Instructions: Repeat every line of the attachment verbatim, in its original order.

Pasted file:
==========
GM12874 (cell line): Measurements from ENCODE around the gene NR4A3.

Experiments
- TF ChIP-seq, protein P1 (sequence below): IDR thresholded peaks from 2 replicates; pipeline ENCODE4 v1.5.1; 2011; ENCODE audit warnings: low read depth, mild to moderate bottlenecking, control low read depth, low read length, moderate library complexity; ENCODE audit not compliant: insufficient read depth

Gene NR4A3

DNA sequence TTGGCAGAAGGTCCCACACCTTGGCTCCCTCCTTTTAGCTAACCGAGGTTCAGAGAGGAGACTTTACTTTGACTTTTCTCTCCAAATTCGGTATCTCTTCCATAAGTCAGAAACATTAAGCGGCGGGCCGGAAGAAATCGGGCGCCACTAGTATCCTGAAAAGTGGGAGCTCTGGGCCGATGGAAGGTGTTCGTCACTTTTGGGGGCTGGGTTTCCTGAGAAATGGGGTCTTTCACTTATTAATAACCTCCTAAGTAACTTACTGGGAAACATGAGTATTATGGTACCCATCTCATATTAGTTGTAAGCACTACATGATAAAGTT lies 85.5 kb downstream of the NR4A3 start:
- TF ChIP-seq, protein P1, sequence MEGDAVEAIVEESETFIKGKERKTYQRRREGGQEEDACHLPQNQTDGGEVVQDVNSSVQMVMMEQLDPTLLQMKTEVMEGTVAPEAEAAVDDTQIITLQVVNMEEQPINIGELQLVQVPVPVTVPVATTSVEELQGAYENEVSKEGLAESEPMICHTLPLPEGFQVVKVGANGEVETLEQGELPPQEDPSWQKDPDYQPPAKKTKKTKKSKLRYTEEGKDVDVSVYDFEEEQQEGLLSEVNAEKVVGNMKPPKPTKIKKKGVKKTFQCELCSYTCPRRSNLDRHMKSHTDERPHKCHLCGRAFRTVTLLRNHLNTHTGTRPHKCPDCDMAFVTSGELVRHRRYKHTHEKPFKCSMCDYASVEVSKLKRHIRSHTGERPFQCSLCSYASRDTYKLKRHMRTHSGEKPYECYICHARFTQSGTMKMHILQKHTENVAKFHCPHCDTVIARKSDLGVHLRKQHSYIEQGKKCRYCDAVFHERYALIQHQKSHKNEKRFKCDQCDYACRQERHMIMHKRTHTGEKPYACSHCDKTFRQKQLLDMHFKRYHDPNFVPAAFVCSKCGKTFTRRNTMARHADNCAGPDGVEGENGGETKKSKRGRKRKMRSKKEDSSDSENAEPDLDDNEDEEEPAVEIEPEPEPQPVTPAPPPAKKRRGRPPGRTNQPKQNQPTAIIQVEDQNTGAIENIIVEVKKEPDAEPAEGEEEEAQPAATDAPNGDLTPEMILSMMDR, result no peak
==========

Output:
GM12874 (cell line): Measurements from ENCODE around the gene NR4A3.

Experiments
- TF ChIP-seq, protein P1 (sequence below): IDR thresholded peaks from 2 replicates; pipeline ENCODE4 v1.5.1; 2011; ENCODE audit warnings: low read depth, mild to moderate bottlenecking, control low read depth, low read length, moderate library complexity; ENCODE audit not compliant: insufficient read depth

Gene NR4A3

DNA sequence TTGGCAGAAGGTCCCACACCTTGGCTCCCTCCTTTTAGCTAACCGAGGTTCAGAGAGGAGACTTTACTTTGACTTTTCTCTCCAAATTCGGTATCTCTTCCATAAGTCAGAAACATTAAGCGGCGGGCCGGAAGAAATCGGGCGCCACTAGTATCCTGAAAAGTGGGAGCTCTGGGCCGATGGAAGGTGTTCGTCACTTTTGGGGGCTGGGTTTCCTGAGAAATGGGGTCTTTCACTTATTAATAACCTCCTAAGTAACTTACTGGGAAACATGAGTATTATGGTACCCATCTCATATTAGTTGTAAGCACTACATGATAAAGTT lies 85.5 kb downstream of the NR4A3 start:
- TF ChIP-seq, protein P1, sequence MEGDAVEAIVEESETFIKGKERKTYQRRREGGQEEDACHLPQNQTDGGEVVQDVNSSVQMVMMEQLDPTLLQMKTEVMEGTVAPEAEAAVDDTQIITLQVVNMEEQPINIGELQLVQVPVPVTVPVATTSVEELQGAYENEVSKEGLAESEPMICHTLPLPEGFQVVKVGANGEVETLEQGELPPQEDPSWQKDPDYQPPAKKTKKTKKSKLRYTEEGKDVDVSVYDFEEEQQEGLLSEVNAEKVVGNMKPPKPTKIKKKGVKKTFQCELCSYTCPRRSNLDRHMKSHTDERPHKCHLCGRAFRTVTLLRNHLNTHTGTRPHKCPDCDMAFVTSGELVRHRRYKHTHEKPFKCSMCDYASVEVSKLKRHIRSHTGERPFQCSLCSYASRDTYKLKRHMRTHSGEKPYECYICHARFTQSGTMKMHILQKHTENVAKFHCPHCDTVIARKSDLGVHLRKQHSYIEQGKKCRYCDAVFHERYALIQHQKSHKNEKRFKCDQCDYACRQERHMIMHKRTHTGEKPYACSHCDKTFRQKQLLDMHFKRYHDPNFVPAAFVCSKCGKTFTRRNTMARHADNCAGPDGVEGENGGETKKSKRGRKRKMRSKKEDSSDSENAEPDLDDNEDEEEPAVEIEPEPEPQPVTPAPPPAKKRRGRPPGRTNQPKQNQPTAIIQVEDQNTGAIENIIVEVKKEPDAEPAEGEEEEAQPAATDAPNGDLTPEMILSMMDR, result no peak